Judge Orders Evidence to Be Gathered in Emoluments Case Against Trump
Posted November 2, 2018 8:24 p.m. EDT
Updated November 2, 2018 8:29 p.m. EDT
WASHINGTON — A federal judge in Maryland on Friday ordered evidence-gathering to begin in a lawsuit accusing President Donald Trump of violating the Constitution by maintaining a financial interest in his company’s Washington hotel.
The plaintiffs are seeking records that could illuminate potential conflicts of interest between Trump and foreign leaders or state officials who patronize Trump International Hotel, blocks from the White House.
The judge, Peter J. Messitte of the U.S. District Court in Greenbelt, Maryland, said the Justice Department had failed to show a compelling reason to hold up the case while its lawyers appeal his earlier rulings. He ordered the parties to come up with a timeline within 20 days to produce evidence.
The lawsuit, filed by the District of Columbia and the state of Maryland, seeks for the first time to define the meaning of constitutional language that restricts the president from accepting financial benefits, so-called emoluments.
So far, Messitte has ruled against Trump at every step. But the case is still in its early stages, and the Justice Department signaled Friday that it would seek emergency relief from a higher court rather than comply with his latest order.
“This case, which should have been dismissed, presents important questions that warrant immediate appellate review,” said Kelly Laco, a department spokeswoman.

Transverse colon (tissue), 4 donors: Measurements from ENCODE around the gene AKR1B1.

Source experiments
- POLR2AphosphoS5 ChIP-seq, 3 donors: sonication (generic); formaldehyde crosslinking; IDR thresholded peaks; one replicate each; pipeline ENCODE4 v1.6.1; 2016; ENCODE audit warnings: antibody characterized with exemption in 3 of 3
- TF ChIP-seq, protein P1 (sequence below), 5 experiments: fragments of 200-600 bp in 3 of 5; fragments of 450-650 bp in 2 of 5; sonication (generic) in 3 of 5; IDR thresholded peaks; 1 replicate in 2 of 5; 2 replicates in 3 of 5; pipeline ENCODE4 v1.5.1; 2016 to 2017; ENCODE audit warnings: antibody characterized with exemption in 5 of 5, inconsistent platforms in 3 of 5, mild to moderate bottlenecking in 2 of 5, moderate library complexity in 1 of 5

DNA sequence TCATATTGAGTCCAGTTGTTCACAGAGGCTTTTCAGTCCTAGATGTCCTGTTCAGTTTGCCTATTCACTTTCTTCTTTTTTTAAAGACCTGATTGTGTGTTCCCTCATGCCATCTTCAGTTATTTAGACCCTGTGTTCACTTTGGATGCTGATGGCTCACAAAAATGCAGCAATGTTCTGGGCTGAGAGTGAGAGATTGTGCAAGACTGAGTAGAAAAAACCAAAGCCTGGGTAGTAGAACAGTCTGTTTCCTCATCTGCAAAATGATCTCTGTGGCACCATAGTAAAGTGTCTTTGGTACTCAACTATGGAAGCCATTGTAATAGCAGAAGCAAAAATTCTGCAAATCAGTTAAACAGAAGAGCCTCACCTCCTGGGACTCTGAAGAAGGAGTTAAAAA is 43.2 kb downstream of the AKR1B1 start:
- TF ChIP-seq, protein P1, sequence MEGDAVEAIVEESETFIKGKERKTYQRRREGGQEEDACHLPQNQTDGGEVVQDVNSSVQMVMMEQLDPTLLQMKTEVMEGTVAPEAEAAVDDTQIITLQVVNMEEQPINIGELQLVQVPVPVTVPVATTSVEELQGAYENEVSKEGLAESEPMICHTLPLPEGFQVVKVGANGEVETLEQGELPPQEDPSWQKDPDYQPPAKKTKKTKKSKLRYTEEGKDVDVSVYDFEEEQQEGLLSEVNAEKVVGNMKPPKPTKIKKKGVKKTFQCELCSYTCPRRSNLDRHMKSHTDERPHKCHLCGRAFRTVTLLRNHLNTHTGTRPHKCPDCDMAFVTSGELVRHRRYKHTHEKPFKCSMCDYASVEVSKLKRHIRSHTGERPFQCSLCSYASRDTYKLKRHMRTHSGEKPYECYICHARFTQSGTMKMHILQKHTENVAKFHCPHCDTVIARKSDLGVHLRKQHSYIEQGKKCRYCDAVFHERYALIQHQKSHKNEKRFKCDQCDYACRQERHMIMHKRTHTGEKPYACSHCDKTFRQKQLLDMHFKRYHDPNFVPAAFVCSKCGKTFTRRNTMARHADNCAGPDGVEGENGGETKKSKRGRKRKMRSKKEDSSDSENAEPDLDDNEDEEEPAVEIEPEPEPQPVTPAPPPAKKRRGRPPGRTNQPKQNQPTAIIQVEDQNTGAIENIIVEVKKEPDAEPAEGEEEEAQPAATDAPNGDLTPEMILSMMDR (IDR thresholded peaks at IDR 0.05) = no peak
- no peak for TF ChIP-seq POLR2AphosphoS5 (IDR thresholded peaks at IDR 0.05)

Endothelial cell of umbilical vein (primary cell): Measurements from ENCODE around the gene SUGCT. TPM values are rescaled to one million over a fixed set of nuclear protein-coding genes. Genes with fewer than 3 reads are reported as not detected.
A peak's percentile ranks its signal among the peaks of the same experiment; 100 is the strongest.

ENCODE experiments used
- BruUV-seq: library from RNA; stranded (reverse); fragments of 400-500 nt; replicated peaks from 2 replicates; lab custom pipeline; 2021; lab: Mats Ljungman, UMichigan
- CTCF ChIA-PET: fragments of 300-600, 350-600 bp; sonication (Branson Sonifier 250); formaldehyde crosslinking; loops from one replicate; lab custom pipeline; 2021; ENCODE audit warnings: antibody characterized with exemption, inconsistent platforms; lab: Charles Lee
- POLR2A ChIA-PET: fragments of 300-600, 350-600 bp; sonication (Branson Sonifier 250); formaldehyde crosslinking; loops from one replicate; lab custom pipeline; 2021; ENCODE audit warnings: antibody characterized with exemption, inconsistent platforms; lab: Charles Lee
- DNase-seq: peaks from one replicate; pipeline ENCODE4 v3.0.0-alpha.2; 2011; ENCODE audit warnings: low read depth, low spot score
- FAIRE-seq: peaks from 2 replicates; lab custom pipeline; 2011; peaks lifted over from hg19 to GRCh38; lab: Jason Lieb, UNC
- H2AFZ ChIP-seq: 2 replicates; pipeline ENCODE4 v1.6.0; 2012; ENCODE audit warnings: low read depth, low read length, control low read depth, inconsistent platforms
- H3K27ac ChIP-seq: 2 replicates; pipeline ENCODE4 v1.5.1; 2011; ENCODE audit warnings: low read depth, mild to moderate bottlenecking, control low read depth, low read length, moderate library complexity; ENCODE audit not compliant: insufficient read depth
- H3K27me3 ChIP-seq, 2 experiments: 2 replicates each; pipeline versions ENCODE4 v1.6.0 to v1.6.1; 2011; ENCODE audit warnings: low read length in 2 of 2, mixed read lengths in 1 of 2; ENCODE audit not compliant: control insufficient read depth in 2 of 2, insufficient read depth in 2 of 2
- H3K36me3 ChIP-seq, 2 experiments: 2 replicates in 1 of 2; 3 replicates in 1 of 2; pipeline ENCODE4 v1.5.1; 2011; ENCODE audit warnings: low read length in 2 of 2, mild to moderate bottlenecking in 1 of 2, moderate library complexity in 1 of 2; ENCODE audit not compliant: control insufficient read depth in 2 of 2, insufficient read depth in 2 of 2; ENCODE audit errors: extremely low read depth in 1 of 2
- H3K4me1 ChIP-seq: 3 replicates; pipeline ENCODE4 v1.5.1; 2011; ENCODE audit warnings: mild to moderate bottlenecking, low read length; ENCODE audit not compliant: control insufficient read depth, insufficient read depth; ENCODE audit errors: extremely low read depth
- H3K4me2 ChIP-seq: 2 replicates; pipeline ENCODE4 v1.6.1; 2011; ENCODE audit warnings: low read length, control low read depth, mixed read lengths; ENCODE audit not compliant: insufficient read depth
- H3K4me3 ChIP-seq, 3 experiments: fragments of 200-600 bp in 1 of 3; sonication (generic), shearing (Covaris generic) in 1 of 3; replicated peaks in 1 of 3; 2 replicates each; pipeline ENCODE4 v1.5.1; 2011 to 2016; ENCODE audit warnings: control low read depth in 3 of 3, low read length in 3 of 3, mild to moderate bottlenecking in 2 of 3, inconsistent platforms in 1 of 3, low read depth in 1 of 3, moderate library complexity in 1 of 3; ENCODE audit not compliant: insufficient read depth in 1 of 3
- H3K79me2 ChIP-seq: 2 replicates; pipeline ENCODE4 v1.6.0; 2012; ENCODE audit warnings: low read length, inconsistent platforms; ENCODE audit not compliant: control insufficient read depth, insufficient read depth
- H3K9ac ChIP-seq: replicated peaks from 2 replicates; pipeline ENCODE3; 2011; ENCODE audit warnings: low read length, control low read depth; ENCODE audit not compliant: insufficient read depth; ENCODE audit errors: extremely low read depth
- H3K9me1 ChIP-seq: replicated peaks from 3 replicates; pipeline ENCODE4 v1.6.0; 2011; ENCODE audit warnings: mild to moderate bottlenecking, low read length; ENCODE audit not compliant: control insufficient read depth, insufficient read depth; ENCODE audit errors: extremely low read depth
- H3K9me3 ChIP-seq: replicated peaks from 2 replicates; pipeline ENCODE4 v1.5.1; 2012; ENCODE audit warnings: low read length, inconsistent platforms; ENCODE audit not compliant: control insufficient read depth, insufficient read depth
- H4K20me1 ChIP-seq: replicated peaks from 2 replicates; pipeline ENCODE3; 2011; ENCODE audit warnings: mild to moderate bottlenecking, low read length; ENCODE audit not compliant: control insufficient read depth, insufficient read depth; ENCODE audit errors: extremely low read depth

If necessary, the president’s lawyers will ask the Supreme Court to intervene, predicted Josh Blackman, a constitutional law professor at the South Texas College of Law in Houston.
“It’s a really big deal,” he said of the plaintiff’s goal. “They want to depose the president and get his records. There are a lot of legal questions to resolve before you get there.”
The attorneys general for Maryland and the District of Columbia contend that the Trump hotel unfairly competes with convention centers and hotels in their jurisdictions. Among other documents, they are expected to seek records that reveal the identity of hotel guests who visited the White House on official business, as well as how much the president has profited. Ultimately, they could try to go after the president’s tax returns.
Messitte found earlier that the local governments had standing to sue the president, and that the emoluments clauses should be broadly interpreted as measures to protect against corruption.
The Justice Department asked for the judge’s permission to appeal his rulings and to delay discovery in the meantime. But Messitte said the department could follow the typical legal process and appeal when the case is over.
“If the president is permitted to appeal the court’s decisions in piecemeal fashion, ultimate resolution of the case could be delayed significantly, perhaps for years,” he wrote. “That, as a matter of justice, cannot be countenanced.”
The judge also dismissed the president’s argument that discovery would be unduly burdensome, noting that Trump had threatened to sue his former campaign chief and others. “The president himself appears to have had little reluctance to pursue personal litigation despite the supposed distractions it imposes upon his office,” he wrote.
Norman L. Eisen, co-counsel for the plaintiffs, said they would move speedily for discovery. But the Justice Department could move to head that off within days.
In a string of other cases, the Trump administration has aggressively fought adverse legal rulings, sometimes by bypassing the appellate courts and appealing directly to the Supreme Court for extraordinary relief.
Last week, for instance, the Supreme Court temporarily delayed a deposition of Commerce Secretary Wilbur Ross after a lower court ordered him to answer questions about why he wanted to add a citizenship question to the 2020 census. But then late Friday, the Supreme Court declined to halt a trial in that lawsuit.